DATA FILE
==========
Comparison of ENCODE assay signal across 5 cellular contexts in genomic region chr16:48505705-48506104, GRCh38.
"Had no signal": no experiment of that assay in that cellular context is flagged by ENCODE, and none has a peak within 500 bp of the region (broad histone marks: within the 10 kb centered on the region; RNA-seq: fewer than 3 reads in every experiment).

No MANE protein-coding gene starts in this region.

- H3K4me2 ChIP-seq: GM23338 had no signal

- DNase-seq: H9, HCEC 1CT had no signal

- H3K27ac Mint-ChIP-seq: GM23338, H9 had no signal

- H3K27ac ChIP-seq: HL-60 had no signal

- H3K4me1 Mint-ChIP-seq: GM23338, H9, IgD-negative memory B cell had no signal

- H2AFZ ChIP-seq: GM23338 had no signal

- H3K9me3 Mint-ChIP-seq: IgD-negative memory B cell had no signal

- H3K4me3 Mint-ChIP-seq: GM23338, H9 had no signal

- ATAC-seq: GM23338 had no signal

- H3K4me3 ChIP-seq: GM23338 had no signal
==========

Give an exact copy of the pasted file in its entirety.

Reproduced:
Comparison of ENCODE assay signal across 5 cellular contexts in genomic region chr16:48505705-48506104, GRCh38.
"Had no signal": no experiment of that assay in that cellular context is flagged by ENCODE, and none has a peak within 500 bp of the region (broad histone marks: within the 10 kb centered on the region; RNA-seq: fewer than 3 reads in every experiment).

No MANE protein-coding gene starts in this region.

- H3K4me2 ChIP-seq: GM23338 had no signal

- DNase-seq: H9, HCEC 1CT had no signal

- H3K27ac Mint-ChIP-seq: GM23338, H9 had no signal

- H3K27ac ChIP-seq: HL-60 had no signal

- H3K4me1 Mint-ChIP-seq: GM23338, H9, IgD-negative memory B cell had no signal

- H2AFZ ChIP-seq: GM23338 had no signal

- H3K9me3 Mint-ChIP-seq: IgD-negative memory B cell had no signal

- H3K4me3 Mint-ChIP-seq: GM23338, H9 had no signal

- ATAC-seq: GM23338 had no signal

- H3K4me3 ChIP-seq: GM23338 had no signal